Employees’ performance provides the basis for many personnel decisions, and to make these decisions, managers often need to integrate information from different performance-related cues. We asked college students and experienced managers to make a series of performance-based personnel decisions and tested how well weighting-and-adding, compensatory logistic regression and lexicographic, noncompensatory fast-and-frugal trees (FFTs) could describe participants’ decision processes regarding both choices and reaction times. Results show that a significant proportion of the participants (i.e., nearly half of the college students and more than two-thirds of the experienced managers) applied FFTs to make such decisions, and that the majority of them adopted key features of FFTs adaptively in response to a manipulation of the required distributions of positive (bonus) or negative (termination) decisions. Overall, the process-oriented approach applied in our study provides insights on not only what cues managers use for performance-based personnel decisions, but also how they use these cues.





  • Using pre-test explanations to improve test-taker reactions: Testing a set of “wise” interventions
    Publication date: July 2017
    Source:Organizational Behavior and Human Decision Processes, Volume 141

    Author(s): Julie M. McCarthy, Talya N. Bauer, Donald M. Truxillo, Michael C. Campion, Chad H. Van Iddekinge, Michael A. Campion

    The present research tested a set of “wise” interventions (Walton, 2014) designed to improve employee reactions to assessment tests. Drawing upon theories of test-taking reactions, fairness, and social exchange, we generated and pilot-tested pre-test explanations to facilitate positive reactions to the assessments. Across two experimental studies of working adults, we tested a control condition and four experimental groups: (1) an informational fairness condition, (2) a social fairness condition, (3) an uncertainty reduction condition, and (4) a combined condition. In the first study, 256 retail employees were randomly assigned to one of the pre-test explanation conditions before completing a work sample test. Findings indicated higher perceptions of fairness for test-takers in the combined explanation group. In addition, the effects of the test explanations depended upon two contextual variables: test-takers’ level of perceived organizational support and the quality of leader-member exchange relationships with their supervisors. In the second study, the mechanisms underlying pre-test explanations were examined using an online sample of 269 working adults. Consistent with our conceptual framework, findings demonstrated that pre-test explanations had direct effects on transparency, respect, and reassurance. Taken together, these findings have implications for understanding the effects of pre-test explanations in organizational settings as well as the boundary conditions for their use.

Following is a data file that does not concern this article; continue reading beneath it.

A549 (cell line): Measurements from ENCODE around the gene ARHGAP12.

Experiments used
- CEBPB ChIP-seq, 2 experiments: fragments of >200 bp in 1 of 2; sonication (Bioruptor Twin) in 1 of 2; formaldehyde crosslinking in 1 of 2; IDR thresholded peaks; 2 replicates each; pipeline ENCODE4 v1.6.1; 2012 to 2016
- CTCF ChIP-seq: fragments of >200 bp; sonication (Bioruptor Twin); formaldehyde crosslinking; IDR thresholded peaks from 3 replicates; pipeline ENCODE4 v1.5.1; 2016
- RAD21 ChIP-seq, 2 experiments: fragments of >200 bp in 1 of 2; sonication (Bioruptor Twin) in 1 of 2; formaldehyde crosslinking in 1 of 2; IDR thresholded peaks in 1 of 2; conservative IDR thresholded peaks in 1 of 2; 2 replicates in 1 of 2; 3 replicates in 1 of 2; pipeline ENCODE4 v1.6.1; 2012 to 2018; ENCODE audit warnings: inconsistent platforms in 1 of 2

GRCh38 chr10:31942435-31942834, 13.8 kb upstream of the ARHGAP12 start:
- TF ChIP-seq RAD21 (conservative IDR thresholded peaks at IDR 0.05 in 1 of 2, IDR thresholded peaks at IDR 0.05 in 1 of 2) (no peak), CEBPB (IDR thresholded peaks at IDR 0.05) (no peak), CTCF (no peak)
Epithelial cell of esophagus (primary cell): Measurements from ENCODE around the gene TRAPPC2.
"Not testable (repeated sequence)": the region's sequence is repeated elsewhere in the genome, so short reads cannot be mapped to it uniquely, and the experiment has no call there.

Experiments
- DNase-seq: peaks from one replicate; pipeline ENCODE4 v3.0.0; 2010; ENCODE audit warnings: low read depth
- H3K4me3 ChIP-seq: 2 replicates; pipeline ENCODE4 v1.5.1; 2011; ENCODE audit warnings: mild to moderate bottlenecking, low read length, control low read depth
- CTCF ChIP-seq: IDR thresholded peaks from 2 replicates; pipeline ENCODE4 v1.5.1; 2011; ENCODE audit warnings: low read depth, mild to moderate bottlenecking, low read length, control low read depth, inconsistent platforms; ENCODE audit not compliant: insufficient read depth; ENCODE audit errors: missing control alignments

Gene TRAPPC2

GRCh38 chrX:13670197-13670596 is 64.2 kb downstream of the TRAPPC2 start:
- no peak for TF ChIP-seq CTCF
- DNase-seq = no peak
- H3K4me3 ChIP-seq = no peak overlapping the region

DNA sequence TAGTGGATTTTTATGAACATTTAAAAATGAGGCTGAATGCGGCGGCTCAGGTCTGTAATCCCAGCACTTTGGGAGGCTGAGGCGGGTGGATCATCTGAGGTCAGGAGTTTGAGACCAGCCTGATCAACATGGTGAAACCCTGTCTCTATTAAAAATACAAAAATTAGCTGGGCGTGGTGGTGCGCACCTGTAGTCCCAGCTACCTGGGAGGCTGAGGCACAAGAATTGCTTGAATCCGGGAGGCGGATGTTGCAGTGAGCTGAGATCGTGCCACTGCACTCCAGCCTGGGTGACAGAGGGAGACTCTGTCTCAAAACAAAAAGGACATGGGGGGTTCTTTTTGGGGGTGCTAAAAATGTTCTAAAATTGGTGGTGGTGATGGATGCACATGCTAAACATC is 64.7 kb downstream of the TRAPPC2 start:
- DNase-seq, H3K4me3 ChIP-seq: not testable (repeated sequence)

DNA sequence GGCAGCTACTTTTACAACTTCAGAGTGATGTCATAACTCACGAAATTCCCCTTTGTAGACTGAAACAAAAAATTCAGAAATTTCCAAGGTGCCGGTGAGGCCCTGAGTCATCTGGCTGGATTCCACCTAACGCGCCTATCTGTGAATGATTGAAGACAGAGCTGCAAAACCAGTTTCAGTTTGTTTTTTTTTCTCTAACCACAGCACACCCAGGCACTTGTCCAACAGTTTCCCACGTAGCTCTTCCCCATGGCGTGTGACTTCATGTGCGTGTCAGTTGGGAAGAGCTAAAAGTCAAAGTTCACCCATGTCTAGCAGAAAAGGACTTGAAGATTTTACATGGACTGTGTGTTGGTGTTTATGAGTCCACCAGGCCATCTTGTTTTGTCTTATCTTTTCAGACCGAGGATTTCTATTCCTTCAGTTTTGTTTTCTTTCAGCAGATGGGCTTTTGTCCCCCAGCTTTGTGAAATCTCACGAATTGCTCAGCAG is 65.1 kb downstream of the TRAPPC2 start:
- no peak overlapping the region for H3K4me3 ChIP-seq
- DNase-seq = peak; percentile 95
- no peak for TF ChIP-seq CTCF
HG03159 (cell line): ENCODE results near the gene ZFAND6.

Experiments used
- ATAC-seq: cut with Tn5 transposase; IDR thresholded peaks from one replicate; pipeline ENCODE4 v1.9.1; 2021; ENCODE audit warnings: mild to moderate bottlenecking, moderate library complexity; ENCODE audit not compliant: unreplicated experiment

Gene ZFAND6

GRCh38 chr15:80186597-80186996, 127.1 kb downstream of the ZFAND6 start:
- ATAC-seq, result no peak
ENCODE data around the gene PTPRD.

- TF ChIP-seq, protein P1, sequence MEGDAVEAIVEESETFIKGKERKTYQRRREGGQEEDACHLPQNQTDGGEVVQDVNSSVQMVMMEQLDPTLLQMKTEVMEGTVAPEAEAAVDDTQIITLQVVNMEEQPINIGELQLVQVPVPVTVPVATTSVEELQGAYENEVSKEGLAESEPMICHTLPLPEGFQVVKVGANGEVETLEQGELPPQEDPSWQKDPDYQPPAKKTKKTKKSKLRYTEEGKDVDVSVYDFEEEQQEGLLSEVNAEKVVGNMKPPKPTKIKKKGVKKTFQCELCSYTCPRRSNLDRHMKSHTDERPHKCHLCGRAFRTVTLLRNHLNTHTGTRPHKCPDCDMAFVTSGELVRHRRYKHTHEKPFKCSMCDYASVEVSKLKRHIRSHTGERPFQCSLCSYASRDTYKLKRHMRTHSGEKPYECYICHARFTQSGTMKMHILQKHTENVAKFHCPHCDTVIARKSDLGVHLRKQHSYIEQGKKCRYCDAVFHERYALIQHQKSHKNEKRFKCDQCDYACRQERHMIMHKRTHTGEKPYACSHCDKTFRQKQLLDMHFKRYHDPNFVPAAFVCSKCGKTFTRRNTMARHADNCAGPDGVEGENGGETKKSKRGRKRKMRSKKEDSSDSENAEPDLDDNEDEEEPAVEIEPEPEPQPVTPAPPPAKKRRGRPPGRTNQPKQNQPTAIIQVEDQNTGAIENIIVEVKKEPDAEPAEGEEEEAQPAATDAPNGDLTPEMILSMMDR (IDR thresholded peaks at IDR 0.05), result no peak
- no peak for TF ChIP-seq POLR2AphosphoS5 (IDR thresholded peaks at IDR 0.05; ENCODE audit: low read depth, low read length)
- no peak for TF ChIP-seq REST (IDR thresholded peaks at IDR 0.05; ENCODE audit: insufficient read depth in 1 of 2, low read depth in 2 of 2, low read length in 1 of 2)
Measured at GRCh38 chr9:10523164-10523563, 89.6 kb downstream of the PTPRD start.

• Lack of sleep and the development of leader-follower relationships over time
    Publication date: July 2017
    Source:Organizational Behavior and Human Decision Processes, Volume 141

    Author(s): Cristiano L. Guarana, Christopher M. Barnes